As the sultanate gets more and more connected with the global community there are cultural trends or movements that inevitably land on our shores and though most may be fleeting, some are here to stay, albeit in pockets of subculture.
The beatboxing subculture for instance is still in its infancy in Brunei, but it is one of the fastest-growing music cultures in the world, cementing its place in mainstream culture as a genre of music on its own.
A far cry from its origins in New York in the 1970s and 1980s, amidst the rise of the hip hop culture.
“When I started getting into beatboxing in 2014, there wasn’t any sort of beatbox community in Brunei (and) even if it did exist, it was very small,” said Wafi Rusli, a local beatboxer who is also a vocalist and an actor.
Building the Bruneian beatbox community
Having begun his beatbox journey, he yearned for that community, to be able to share and practice this new passion among like-minded individuals.
Ultimately, however, the goal was to evolve, get better and eventually enter the world stage.
To achieve this, he realised that there was a need to create a platform for the Bruneian beatbox movement which is why in 2018, Wafi founded the Brunei Beatbox Unity (BBU).
The main objective was to suss out other potential beatboxers in Brunei and establish an environment for healthy competition among the artistes, in an effort to reflect the beatbox movement that is occurring globally.
“The end goal is to take these local beatboxers to battle abroad and represent Brunei (because) these battles are happening all over the world, and they are trending,” said the 30-year-old.
He noted how beatbox has evolved over the decades, paving the way for battles as beatboxing progressed from mere emulation of percussions to accompany singers and rappers, to creating “complex beat patterns”, that can accommodate a host of different music genres outside of hip hop.
BBU eventually organised the first couple of beatbox battles ever to be held in Brunei, namely the Khatulistiwa Beatbox Championship in July 2019 and the Khatulistiwa Beatbox Battle in December of the same year.
Entering the international beatbox arena
True to his intentions, Wafi managed to bring a Bruneian beatboxer to the international arena, the winner of the Khatulistiwa Beatbox Championship 2019; Muhammad Nur Fadhlin Noralimin, or better known for his stage name Aboy.
The main prize was a flight ticket to Indonesia, to take part in the Werewolf Beatbox Championship 2019 (WBXC 2019), which at the point was one of the biggest beatbox events in Southeast Asia with participants hailing from 11 countries including the USA, Germany, Switzerland and Russia.
The two ended up competing together dubbing themselves ‘Budiman’ and managing to qualify for the top eight of the tag team category, all the while hoping to take advantage of the international platform to cast a spotlight on Bruneian talents and capabilities.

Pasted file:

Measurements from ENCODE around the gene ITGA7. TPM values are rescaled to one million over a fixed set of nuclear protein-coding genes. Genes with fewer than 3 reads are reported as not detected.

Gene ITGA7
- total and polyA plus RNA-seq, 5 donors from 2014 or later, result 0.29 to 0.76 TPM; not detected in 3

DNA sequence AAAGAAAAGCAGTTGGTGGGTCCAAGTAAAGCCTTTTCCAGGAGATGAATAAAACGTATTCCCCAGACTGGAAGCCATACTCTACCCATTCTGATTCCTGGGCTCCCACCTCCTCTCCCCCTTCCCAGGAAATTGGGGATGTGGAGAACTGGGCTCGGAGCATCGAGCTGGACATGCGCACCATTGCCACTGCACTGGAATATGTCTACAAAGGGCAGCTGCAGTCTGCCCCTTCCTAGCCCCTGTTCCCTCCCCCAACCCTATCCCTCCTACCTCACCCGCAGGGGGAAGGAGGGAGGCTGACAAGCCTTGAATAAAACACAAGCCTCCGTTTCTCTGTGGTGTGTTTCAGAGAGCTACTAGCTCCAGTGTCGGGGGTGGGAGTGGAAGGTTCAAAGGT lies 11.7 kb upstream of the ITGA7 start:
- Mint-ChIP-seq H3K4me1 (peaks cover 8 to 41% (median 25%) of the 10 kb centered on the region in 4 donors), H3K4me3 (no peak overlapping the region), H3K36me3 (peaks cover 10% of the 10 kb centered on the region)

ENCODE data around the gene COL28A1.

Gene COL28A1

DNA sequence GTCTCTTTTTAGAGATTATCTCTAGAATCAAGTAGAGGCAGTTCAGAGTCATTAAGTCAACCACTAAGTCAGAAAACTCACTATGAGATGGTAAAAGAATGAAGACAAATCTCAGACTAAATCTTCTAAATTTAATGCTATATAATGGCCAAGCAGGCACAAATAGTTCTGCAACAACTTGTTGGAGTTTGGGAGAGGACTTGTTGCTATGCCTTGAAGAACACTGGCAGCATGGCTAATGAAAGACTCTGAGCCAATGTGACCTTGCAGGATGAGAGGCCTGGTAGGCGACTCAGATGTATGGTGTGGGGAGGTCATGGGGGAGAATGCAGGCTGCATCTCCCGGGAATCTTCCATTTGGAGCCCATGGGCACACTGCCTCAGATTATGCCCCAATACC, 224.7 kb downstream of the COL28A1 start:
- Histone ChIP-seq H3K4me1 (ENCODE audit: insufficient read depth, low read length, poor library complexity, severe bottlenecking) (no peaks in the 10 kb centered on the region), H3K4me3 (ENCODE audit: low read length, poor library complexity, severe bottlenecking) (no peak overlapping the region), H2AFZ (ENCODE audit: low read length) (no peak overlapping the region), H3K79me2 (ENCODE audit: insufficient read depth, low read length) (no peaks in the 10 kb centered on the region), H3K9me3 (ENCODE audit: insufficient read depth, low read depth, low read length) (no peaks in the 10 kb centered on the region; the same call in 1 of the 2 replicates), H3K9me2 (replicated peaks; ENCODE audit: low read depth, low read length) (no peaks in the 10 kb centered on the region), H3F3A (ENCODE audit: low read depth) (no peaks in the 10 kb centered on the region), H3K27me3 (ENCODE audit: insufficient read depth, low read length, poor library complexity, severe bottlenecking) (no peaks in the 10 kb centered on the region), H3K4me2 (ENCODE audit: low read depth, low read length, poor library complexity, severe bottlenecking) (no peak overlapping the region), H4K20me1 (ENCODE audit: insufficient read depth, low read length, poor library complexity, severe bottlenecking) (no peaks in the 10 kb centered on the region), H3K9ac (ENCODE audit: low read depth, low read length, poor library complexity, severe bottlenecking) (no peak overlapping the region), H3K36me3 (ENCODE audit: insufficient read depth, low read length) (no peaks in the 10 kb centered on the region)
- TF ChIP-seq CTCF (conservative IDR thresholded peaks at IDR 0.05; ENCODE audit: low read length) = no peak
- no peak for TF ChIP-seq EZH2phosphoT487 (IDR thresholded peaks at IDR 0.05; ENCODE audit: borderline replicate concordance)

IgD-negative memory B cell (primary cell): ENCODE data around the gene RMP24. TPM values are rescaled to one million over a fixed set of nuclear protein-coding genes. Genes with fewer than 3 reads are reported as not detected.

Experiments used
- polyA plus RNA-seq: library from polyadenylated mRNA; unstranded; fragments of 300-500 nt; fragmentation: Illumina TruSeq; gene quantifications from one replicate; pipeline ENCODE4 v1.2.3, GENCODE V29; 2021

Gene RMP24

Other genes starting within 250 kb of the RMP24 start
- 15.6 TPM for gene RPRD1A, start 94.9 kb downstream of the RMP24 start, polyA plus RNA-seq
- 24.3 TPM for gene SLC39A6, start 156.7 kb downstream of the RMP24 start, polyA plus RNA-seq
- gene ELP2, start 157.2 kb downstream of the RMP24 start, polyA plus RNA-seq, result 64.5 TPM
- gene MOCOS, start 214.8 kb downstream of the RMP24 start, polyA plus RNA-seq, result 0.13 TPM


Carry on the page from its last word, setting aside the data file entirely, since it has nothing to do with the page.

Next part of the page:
“Most of the beatboxers we met at the WBXC 2019 didn’t even know where Brunei was and to represent Brunei at an international level was such a big honour, but we kind of wished that more of our Bruneian beatboxers were with us to compete,” added Wafi.
Though younger in age compared to Wafi, Aboy had more beatboxing experience under his belt, with eight years compared to Wafi’s six.
For Aboy, now a 22-year-old college student, the experience was nerve-wracking, yet the opportunity to meet fellow beatboxers from around the globe, being judged following international beatbox parameters and ultimately, the exposure, was a huge reward.
“Of course I was nervous at first, but then, when I thought about the fact I was representing Brunei, I wanted to become better, to make my country proud and at the same time, I also wanted to show my culture, Brunei’s culture, in beatbox terms,” explained Aboy.
Turning the beat around
By participating and observing beatbox battles in other countries, Wafi asserted the high demand beatbox has, especially in the entertainment sphere noting how a shift has occurred in a lot of Bruneians’ perception of the genre.
The first beatbox battle organised by the BBU which was held at the Youth Centre at the capital garnered a couple of hundreds of supporters, according to the self-made artiste, cheering from their seats, the stands and even the aisles.
“People of different ages came to enjoy the performance, whether they were our age or even young kids (beatboxing) became a great form of entertainment and we created a lot of traffic, so there is a great demand there,” he explained.
In light of this shift in reception, and in order to keep the culture sustainable Wafi is capitalising on the talents of the BBU community through the talent and project management company, Showtime Creative Entertainment Services, which he co-founded with his business partner.
“It’s killing two birds with one stone, where one, it helps expose more of the beatbox community to the general public and second, it’s a means to ensure that these individuals are compensated for their talents,” he explained.
Looking ahead, Wafi believes that there is still much to be done to grow the local beatbox community, and part and parcel of that is by discovering new up-and-comers through BBU events.
“Part of the growing pains is getting all of these beatboxers together and fostering their skills for stage,” Wafi went on to say.
At the end of the day, however, the things that he has done for the community are all about nurturing the beatbox spirit, and it comes from the love of performance and the want to see the local music culture be diverse and thrive.
THE BRUNEIAN | BANDAR SERI BEGAWAN